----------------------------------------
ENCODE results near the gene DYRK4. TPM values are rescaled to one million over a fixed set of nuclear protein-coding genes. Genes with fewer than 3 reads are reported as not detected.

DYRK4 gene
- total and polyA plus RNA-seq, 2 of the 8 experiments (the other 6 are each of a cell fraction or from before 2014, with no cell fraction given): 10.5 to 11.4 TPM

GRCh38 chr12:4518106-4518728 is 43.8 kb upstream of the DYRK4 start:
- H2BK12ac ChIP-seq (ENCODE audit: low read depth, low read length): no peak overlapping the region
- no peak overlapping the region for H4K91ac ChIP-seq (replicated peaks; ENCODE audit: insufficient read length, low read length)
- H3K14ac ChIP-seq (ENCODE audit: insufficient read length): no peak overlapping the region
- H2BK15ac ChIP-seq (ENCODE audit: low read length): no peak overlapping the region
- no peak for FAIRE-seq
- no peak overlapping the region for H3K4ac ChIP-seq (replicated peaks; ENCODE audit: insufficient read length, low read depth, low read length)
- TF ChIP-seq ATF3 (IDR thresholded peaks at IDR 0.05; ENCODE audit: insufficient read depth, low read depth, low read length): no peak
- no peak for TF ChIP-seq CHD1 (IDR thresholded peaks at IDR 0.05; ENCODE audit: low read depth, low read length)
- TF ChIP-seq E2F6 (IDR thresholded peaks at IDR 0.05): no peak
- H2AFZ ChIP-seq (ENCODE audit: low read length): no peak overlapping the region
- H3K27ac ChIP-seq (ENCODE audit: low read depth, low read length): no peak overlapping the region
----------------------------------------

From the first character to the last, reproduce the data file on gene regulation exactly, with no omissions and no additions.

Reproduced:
ENCODE results near the gene DYRK4. TPM values are rescaled to one million over a fixed set of nuclear protein-coding genes. Genes with fewer than 3 reads are reported as not detected.

DYRK4 gene
- total and polyA plus RNA-seq, 2 of the 8 experiments (the other 6 are each of a cell fraction or from before 2014, with no cell fraction given): 10.5 to 11.4 TPM

GRCh38 chr12:4518106-4518728 is 43.8 kb upstream of the DYRK4 start:
- H2BK12ac ChIP-seq (ENCODE audit: low read depth, low read length): no peak overlapping the region
- no peak overlapping the region for H4K91ac ChIP-seq (replicated peaks; ENCODE audit: insufficient read length, low read length)
- H3K14ac ChIP-seq (ENCODE audit: insufficient read length): no peak overlapping the region
- H2BK15ac ChIP-seq (ENCODE audit: low read length): no peak overlapping the region
- no peak for FAIRE-seq
- no peak overlapping the region for H3K4ac ChIP-seq (replicated peaks; ENCODE audit: insufficient read length, low read depth, low read length)
- TF ChIP-seq ATF3 (IDR thresholded peaks at IDR 0.05; ENCODE audit: insufficient read depth, low read depth, low read length): no peak
- no peak for TF ChIP-seq CHD1 (IDR thresholded peaks at IDR 0.05; ENCODE audit: low read depth, low read length)
- TF ChIP-seq E2F6 (IDR thresholded peaks at IDR 0.05): no peak
- H2AFZ ChIP-seq (ENCODE audit: low read length): no peak overlapping the region
- H3K27ac ChIP-seq (ENCODE audit: low read depth, low read length): no peak overlapping the region